Cybersecurity is one of the most important aspects of modern technology. It involves protecting data and systems from internal and external threats using robust measures like firewalls and antivirus software.
It also encompasses encrypting private client information so that it cannot be accessed by anyone but authorized personnel. It is essential to have a good network security solution in place as it increases customer confidence and protects the company’s reputation.
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Security Browser Extensions
Browser extensions can add various custom functions to your Web browsing experience. These small pieces of software can add features like dark mode, spell-checkers, ad-blockers, and more. However, browser extensions can also expose you to various security risks.
Malicious browser extensions have been a massive problem for years and are an attractive target for attackers because they typically have special permissions to access your personal information. The good news is that IT, like IT Solutions for Life Sciences Businesses in Boston, can mitigate these risks without sacrificing browser UX.
IT can start by ensuring visibility into all Chrome extension permissions and settings across the organization. The Microsoft 365 Vulnerability Management platform includes a browser extensions page that provides admins with a list of all extensions installed on managed devices. Selecting an individual extension from the flyout pane will display detailed information on that specific permission, including the number of managed devices it’s currently running on. The IT team can then take action accordingly.
Intrusion Detection Systems
Despite the proliferation of firewalls, antivirus software, and other cybersecurity tools, cyber attacks are becoming increasingly common. Recent high-profile hacks, like the Colonial pipeline hack that rendered the system unusable for more than a week, show the potential harm that can result from such attacks. Enterprises need a comprehensive security setup that includes intrusion detection systems to avoid falling victim to these attacks.
An IDS is a network-based tool that analyzes traffic, looking for and reporting malicious activity. It can be either signature-based or anomaly-based. Signature-based IDS solutions look for specific patterns in network traffic, alerting IT when those patterns are present. Anomaly-based IDS solutions build models of normal behavior and identify anything that deviates from those models as a possible attack.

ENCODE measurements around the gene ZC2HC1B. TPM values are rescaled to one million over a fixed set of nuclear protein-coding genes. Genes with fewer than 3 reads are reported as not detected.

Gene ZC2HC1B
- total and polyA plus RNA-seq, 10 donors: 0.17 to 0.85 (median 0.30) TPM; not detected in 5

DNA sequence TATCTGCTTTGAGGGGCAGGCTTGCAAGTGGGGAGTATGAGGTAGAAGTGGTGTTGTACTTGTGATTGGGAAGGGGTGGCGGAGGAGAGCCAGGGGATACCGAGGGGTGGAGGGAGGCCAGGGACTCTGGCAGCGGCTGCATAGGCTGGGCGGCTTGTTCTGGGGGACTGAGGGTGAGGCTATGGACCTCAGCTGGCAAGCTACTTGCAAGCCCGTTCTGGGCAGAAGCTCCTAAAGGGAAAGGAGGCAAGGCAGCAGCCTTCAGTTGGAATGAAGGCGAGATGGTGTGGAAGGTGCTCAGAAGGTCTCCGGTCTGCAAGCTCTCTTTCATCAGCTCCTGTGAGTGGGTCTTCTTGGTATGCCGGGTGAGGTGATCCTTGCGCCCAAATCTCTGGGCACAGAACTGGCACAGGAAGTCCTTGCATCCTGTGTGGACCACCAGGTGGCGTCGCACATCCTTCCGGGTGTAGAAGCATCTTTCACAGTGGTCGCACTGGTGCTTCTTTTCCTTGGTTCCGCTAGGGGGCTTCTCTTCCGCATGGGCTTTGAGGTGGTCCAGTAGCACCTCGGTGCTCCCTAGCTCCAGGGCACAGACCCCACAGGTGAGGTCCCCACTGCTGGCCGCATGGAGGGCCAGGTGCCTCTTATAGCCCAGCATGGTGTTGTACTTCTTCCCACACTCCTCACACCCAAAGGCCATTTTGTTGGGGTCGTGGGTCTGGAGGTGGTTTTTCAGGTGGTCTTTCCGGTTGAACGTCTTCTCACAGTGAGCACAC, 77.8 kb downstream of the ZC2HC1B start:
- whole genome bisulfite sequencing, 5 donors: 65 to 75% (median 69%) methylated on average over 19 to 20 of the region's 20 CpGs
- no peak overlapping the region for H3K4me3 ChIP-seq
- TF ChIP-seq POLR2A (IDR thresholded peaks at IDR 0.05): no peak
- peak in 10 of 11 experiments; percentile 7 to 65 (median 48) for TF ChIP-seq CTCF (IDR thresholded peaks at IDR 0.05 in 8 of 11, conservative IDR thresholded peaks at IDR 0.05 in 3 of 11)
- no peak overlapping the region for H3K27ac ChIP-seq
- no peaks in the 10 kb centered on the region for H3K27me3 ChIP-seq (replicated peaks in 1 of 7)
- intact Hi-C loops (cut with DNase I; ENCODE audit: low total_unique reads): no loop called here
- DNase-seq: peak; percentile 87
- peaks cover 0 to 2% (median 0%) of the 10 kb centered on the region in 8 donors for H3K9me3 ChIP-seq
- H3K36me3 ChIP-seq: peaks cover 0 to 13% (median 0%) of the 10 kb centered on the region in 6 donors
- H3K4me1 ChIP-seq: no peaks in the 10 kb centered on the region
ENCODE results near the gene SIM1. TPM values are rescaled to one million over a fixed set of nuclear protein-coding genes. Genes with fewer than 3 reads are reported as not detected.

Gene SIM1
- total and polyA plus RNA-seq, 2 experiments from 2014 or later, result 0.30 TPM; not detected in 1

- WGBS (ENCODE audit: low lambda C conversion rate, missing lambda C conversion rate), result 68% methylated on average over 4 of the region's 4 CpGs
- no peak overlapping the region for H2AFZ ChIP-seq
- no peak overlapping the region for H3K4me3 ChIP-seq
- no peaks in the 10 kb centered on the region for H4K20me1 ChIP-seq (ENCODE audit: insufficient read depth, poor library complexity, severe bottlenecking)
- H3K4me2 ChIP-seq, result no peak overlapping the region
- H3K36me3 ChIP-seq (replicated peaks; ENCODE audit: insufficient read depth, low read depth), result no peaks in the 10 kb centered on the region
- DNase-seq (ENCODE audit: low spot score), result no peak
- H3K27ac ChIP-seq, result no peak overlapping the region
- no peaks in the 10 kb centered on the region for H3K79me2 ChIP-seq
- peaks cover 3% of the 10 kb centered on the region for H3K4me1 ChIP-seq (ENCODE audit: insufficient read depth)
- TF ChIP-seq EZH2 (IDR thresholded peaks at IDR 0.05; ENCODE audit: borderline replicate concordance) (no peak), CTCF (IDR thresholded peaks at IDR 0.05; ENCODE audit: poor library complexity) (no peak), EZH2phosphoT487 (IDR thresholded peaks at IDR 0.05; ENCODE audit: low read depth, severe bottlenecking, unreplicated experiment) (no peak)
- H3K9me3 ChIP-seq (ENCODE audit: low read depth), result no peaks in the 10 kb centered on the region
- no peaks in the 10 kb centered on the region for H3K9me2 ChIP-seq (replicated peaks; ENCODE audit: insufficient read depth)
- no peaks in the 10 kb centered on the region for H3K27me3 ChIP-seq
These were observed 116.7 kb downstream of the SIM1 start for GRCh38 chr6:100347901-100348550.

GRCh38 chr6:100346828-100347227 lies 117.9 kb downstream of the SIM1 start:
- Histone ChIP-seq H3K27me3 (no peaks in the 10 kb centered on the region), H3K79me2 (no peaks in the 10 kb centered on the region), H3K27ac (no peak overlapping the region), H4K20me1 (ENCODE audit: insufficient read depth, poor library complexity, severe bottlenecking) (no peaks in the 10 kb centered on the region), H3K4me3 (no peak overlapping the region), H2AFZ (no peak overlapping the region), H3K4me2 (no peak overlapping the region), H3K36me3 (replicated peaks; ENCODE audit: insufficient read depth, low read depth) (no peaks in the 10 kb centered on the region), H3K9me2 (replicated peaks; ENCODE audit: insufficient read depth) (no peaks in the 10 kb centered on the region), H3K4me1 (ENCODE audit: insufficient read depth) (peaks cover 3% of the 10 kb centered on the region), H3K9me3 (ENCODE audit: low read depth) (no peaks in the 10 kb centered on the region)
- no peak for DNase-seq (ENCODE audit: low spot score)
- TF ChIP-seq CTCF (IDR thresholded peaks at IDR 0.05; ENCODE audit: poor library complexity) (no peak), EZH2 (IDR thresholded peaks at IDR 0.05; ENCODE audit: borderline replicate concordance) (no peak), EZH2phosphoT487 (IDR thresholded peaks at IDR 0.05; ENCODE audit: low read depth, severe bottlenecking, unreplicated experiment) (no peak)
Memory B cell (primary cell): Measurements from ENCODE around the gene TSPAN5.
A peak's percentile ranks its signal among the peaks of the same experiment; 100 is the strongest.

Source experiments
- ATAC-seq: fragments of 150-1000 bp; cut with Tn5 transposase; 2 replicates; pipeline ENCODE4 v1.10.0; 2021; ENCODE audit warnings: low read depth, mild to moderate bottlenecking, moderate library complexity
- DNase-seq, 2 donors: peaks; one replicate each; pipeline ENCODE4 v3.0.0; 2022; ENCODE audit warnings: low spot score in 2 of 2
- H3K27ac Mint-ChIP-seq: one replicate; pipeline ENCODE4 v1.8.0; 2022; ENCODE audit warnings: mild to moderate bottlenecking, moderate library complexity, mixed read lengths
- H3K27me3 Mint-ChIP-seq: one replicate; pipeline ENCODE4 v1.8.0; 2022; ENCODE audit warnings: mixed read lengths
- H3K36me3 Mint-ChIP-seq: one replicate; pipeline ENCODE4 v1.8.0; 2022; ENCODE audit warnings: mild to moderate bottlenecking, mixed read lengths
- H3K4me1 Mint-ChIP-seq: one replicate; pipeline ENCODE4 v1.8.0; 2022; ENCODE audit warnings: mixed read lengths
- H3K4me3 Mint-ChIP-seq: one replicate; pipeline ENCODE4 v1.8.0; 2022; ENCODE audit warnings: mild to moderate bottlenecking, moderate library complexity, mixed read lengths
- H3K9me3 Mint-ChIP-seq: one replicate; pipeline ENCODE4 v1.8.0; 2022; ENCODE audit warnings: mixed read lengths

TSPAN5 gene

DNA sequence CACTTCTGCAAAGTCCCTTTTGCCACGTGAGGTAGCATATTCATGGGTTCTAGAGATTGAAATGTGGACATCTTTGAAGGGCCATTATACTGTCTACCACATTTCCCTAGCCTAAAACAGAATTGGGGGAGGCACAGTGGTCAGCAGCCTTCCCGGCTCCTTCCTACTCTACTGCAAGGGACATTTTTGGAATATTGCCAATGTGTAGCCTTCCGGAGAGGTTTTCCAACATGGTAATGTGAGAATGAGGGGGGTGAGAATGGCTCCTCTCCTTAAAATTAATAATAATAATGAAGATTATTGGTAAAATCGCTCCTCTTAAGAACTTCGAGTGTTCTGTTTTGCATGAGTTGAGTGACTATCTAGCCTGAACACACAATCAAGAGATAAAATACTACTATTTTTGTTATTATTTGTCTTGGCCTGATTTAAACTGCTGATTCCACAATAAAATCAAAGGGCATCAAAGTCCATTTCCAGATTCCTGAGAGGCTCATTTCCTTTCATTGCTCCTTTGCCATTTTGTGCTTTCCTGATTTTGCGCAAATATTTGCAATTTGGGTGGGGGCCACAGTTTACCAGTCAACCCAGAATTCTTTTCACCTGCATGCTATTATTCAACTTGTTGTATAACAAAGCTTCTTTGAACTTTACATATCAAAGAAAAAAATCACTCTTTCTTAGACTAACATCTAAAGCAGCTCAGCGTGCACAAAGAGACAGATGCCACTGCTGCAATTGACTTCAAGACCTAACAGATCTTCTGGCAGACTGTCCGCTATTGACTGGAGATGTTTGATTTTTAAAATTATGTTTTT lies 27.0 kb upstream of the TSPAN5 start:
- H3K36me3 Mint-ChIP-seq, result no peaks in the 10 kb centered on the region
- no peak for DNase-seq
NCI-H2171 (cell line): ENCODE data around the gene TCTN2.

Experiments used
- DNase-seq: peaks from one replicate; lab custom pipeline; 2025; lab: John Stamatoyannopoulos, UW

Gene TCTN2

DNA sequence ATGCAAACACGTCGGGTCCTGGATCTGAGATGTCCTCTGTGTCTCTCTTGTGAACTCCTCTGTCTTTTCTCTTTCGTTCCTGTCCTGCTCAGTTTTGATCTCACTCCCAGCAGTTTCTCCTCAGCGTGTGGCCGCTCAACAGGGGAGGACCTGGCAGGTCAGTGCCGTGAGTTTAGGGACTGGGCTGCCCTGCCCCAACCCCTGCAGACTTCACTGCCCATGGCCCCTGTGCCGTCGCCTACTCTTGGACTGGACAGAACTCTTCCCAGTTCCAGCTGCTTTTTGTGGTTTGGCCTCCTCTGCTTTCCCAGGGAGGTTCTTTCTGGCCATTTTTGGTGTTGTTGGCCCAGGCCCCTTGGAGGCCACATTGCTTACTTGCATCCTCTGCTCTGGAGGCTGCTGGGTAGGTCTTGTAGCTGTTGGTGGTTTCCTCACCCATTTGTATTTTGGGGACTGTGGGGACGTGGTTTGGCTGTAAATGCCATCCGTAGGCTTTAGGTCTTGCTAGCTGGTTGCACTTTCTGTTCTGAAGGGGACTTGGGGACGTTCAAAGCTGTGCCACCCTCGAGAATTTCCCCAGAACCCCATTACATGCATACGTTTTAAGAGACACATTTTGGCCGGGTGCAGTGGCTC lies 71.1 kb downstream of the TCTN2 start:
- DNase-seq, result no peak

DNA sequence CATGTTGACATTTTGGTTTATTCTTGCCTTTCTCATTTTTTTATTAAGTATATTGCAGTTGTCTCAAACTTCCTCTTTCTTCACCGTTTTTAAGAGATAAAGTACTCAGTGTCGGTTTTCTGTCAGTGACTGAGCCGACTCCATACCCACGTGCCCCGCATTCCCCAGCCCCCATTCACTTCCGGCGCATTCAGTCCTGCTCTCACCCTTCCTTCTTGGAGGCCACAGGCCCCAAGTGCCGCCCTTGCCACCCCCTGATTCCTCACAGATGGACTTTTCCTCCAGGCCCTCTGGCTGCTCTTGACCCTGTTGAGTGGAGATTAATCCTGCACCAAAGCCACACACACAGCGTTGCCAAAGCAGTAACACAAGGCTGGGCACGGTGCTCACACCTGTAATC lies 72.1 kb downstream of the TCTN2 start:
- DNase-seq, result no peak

An IPS is more advanced than an IDS because it reports on suspected attacks and takes action to prevent them. It can take several automated actions, including alerting administrators, blocking traffic, and resetting connections. An IPS can also perform deep network traffic analysis, enabling it to detect and block attacks that other solutions may miss quickly.
Businesses use biometrics to verify a user’s identity to access sensitive data and applications. They provide a layer of security that’s more secure than traditional passwords and codes because they capture an individual’s unique identity and can’t be cracked or compromised like information stored in databases.
Biometric authentication systems use fingerprint scanning, iris or facial recognition, and voice verification to confirm a person’s identity in real time. They are often deployed by companies such as banks, insurance providers, sharing and gig economy platforms, e-learning centers, and government agencies to authenticate users remotely.
However, even though they offer improved security over code-based solutions, biometrics could be more foolproof. Hackers can still find ways to breach the databases that contain this sensitive information, which is why it’s essential to have a fallback verification method that uses an alternative form of identification. The best biometric security solutions will adapt rejection or acceptance rates to precise situations.
User authentication and authorization are two crucial information security processes that can help prevent unauthorized data breaches. Authentication verifies who a person is, while authorization determines what they can see or do in a digital environment. Authentication is accomplished through passwords, one-time pins, biometric information like thumbprint scans, and other security measures that protect a user’s identity in the face of a cyberattack.
When authentication is not secure, the damage caused by a cyber attack can be extensive. This includes the loss or corruption of sensitive data, significant disruption to customer service, and a damaged reputation that can last long after other damages have been repaired. Implementing Privileged Access Management strategies and technologies can help you secure your user authentication process, minimizing the impact of a cyberattack on your business. This also minimizes the risk of users accidentally sharing their login credentials with another employee. This type of vulnerability is called credential theft and can be prevented with zero-trust network models that utilize micro-segmentation.